But they didn’t. He was recalled and in the remaining 35 games he produced 3-5-8, was -9 and fired 38 shots. In 15 games he played 10:43 or less. In 14 other games he played 13+ minutes. Young players need to play to develop, and he and the Oilers would have been much better off keeping him in the AHL until his season ended due to him needing hip surgery to shave off bone spurs.

So in his first three NHL seasons, Puljujarvi played 139 games. He averaged 12:28/game and scored 17-20-37. He averaged 46 games, 5.66 goals/year and 12.3 points/year.

The stat line illustrates how horribly the Oilers botched his development. Any suggestion otherwise is simply misguided.

PULJUJARVI’S RESPONSIBILITY…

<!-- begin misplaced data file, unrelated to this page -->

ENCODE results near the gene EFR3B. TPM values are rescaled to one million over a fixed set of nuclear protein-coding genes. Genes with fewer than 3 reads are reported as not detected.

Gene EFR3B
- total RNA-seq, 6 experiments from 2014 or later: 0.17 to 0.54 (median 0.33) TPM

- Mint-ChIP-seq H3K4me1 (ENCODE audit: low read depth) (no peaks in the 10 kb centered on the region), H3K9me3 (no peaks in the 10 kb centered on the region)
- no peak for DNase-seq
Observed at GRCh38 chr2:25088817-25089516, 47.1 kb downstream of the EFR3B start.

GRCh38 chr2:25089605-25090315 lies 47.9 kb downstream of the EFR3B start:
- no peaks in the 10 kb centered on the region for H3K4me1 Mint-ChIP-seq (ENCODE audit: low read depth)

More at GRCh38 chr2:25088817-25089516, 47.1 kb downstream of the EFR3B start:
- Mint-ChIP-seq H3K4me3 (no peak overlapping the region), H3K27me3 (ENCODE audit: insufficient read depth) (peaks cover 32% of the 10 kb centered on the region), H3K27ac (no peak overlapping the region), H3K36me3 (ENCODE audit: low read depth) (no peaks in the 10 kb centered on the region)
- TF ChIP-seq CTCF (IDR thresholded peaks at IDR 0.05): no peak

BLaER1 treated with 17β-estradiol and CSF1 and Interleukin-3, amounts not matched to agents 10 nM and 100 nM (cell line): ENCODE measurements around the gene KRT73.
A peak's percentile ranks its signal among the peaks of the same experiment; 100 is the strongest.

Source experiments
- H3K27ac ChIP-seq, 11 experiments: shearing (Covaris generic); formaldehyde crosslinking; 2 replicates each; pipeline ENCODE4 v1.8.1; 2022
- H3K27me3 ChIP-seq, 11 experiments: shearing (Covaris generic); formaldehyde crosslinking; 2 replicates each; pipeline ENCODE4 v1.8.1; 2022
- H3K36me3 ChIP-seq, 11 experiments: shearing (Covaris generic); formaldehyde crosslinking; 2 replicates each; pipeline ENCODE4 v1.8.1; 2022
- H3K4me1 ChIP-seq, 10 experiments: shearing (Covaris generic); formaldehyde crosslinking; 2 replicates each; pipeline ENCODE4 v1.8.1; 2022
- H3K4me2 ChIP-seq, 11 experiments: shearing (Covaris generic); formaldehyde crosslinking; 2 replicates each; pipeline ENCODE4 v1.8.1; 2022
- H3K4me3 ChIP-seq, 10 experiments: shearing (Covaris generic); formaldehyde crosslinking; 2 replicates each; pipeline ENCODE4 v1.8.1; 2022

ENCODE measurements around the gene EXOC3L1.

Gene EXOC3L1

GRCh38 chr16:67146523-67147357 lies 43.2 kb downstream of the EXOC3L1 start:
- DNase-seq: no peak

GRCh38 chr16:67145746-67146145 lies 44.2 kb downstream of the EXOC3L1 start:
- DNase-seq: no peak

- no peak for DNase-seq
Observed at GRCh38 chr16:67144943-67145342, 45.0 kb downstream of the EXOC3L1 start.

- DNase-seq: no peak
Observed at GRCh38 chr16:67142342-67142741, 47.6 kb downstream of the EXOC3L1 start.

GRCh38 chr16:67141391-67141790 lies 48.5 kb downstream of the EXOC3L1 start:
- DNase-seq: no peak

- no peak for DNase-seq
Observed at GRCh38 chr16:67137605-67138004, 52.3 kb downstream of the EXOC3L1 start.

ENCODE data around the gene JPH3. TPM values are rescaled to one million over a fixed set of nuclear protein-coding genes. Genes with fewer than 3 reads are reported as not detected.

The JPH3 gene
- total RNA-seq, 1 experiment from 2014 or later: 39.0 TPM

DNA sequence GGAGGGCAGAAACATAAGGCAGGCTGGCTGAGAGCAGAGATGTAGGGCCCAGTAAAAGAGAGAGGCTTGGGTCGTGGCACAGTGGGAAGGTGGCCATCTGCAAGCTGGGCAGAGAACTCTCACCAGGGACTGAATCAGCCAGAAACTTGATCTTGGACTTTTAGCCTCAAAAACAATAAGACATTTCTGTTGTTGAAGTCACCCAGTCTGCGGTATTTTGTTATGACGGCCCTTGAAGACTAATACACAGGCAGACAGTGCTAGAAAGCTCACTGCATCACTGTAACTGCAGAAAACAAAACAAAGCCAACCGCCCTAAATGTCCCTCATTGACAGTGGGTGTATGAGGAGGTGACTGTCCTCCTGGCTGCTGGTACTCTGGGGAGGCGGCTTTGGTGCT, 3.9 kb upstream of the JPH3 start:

It is his career, so without question he has some responsibility in how it has unfolded.

He and his agent erred in underestimating the importance of learning English. In his rookie season Puljujarvi did have a once-a-week meeting to learn English. However, that only occurred when the Oilers were in town, and sometimes he didn’t always attend. Not ideal, but how many 18 year olds are always making the right decision? First off, when the Oilers were in town he should have been taking a class or meeting with a teacher every day for an hour. At least on non-game days. Once a week isn’t enough, especially considering he had loads of free time on his hands. Letho should have been more assertive with his client to ensure he was learning English.

Of course the Oilers should have been more on top of him as well. If he skipped a session, he wouldn’t play. Trust me, he’d never skip. These young players are still teenagers, and he was in a new country. It is a massive adjustment. Plus he isn’t the most talkative person to begin with. How much isolation did he feel? Part of development is helping players feel more comfortable.